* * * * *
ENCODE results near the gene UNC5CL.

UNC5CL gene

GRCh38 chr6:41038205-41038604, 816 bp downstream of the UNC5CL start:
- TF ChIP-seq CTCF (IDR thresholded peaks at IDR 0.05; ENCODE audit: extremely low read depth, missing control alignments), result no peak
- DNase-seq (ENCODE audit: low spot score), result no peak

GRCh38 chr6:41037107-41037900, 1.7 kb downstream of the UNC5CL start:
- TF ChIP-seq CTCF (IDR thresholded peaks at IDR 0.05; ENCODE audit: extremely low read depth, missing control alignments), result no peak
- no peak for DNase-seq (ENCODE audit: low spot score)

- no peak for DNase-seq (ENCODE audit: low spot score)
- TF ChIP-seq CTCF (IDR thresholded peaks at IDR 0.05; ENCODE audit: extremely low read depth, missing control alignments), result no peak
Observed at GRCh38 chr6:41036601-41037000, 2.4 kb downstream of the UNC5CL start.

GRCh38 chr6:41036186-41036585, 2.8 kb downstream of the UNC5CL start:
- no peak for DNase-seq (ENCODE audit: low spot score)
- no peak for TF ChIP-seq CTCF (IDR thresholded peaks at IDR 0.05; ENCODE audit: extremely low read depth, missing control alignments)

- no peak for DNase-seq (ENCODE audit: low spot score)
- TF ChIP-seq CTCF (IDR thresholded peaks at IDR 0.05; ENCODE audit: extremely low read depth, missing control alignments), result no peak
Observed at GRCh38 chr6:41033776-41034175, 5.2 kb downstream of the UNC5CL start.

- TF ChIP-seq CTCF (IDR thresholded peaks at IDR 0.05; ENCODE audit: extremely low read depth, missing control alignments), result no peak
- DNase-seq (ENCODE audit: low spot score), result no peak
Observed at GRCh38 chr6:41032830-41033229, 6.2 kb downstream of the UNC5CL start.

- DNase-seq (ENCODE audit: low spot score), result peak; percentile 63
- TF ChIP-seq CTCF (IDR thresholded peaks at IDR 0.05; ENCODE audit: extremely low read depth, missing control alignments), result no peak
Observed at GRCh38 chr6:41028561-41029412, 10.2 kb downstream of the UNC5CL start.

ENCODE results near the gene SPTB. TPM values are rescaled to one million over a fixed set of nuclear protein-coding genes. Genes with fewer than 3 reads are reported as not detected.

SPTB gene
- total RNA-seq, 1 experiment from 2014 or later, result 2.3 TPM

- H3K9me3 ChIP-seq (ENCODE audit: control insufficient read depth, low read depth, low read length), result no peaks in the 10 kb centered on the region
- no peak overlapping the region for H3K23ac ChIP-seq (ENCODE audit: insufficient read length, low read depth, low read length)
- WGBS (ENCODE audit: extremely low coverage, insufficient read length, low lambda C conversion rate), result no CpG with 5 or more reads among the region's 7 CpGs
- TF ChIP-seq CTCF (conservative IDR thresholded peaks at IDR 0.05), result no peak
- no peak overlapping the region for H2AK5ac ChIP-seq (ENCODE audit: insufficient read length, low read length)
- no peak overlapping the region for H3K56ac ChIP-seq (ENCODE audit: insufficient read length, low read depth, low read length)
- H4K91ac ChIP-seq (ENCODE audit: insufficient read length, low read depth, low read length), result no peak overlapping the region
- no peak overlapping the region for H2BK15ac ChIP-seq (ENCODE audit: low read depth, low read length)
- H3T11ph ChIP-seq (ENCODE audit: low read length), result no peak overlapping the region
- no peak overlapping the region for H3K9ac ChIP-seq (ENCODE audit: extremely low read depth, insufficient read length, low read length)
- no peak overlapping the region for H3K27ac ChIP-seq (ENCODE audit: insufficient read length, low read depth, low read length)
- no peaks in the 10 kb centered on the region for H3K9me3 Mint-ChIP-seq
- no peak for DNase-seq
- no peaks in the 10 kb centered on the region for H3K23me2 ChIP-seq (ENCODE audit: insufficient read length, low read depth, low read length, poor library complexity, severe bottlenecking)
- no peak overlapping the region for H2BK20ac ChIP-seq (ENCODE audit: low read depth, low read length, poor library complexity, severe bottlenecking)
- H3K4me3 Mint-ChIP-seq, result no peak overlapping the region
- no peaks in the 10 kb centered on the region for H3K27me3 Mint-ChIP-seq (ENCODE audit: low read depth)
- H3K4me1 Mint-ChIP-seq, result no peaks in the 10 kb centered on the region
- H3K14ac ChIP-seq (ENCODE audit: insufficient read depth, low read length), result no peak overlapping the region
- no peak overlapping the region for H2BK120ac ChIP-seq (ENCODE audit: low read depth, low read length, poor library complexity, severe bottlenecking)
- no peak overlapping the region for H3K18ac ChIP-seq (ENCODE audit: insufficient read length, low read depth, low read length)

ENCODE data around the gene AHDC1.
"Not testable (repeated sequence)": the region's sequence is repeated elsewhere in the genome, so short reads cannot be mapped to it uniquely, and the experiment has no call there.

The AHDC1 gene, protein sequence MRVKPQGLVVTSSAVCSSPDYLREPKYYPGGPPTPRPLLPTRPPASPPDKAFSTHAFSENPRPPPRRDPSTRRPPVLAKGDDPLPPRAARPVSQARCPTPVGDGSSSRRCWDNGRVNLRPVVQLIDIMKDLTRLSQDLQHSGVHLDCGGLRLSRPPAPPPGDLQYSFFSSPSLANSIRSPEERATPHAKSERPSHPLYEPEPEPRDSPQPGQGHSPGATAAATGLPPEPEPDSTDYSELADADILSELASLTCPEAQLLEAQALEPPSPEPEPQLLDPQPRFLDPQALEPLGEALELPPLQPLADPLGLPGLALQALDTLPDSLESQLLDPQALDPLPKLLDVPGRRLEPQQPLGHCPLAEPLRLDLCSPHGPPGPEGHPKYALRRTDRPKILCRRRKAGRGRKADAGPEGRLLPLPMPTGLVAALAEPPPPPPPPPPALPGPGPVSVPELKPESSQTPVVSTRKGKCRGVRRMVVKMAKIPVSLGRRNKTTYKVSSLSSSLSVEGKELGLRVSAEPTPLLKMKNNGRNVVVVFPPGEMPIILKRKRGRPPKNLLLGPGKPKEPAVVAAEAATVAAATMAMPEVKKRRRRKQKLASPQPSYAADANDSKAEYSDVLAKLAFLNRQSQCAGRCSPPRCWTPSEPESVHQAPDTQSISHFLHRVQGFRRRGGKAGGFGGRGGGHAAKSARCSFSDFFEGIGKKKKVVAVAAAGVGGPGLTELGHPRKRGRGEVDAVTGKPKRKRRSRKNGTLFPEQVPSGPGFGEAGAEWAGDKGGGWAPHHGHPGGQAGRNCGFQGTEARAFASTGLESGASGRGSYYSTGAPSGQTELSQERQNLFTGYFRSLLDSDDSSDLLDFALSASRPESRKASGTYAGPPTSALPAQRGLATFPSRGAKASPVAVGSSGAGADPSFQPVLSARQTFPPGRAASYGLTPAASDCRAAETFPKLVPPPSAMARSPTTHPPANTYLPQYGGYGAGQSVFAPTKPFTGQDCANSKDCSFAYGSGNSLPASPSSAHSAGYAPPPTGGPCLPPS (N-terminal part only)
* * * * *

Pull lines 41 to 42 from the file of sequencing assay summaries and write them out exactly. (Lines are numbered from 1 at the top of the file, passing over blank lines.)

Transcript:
- no peak overlapping the region for H2BK20ac ChIP-seq (ENCODE audit: low read depth, low read length, poor library complexity, severe bottlenecking)
- H3K4me3 Mint-ChIP-seq, result no peak overlapping the region